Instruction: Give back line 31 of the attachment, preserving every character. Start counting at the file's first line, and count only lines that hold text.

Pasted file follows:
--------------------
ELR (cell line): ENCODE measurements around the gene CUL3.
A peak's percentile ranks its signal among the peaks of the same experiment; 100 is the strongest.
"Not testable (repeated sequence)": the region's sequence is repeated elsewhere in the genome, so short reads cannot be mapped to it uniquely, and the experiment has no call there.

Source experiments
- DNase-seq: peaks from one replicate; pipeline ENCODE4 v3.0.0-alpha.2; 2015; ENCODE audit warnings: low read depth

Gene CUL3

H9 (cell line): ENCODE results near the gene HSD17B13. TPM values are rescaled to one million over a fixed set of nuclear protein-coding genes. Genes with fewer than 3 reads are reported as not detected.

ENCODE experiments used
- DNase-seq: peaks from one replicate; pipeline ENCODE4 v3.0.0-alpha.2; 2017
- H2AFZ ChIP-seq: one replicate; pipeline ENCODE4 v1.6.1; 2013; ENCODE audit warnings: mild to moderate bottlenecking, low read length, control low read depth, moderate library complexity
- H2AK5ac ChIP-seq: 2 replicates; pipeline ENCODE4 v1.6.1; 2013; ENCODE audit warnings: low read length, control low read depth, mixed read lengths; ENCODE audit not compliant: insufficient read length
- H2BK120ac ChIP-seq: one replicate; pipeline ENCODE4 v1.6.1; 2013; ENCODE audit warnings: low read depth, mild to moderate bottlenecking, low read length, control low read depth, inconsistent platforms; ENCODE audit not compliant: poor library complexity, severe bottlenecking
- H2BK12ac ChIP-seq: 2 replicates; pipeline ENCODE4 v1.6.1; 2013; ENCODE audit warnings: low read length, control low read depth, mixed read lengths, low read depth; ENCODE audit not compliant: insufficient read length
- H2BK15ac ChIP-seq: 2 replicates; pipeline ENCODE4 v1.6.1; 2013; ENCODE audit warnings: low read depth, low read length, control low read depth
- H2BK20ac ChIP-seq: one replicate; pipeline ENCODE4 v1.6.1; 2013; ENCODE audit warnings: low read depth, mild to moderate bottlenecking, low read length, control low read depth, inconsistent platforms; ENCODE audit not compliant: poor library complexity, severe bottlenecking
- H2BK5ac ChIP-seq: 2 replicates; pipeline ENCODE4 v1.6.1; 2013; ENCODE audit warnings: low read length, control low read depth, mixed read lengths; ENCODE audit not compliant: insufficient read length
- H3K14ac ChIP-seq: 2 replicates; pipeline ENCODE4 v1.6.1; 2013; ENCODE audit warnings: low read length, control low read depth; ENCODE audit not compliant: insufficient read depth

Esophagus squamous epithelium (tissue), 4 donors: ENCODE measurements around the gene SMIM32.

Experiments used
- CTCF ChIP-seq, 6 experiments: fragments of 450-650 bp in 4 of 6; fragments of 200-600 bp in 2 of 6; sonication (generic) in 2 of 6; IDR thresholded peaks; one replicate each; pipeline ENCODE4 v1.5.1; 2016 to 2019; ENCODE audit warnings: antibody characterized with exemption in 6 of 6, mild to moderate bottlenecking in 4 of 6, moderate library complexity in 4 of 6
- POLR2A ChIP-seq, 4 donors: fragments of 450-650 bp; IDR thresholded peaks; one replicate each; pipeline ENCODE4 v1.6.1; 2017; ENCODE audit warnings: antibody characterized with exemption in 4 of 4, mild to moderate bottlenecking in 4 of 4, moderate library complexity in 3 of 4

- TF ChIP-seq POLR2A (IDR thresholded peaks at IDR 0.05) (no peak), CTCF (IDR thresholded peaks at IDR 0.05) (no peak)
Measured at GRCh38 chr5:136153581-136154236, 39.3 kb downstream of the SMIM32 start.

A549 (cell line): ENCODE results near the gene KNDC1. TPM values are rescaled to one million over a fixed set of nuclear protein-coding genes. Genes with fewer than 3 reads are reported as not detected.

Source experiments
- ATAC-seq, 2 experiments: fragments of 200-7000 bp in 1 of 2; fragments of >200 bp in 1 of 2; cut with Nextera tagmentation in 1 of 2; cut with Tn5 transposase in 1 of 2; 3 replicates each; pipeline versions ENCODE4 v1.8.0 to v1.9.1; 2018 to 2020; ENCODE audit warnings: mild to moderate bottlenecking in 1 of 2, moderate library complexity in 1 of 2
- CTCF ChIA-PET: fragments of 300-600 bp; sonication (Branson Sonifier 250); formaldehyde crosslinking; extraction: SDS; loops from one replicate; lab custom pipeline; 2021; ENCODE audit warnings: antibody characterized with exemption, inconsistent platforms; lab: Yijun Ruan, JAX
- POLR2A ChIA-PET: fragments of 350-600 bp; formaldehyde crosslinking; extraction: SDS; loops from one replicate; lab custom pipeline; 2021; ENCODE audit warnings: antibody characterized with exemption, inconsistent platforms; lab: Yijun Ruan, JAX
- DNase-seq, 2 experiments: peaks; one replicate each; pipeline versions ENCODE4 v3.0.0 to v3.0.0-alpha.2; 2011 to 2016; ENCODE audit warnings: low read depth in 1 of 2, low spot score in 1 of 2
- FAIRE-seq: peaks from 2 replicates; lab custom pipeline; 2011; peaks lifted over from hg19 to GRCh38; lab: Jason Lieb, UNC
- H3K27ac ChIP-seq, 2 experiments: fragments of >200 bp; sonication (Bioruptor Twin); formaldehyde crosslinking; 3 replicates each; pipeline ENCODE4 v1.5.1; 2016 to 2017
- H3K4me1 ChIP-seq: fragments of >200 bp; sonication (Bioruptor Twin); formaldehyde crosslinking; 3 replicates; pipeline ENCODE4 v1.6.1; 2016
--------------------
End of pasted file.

- H3K27ac ChIP-seq, 2 experiments: fragments of >200 bp; sonication (Bioruptor Twin); formaldehyde crosslinking; 3 replicates each; pipeline ENCODE4 v1.5.1; 2016 to 2017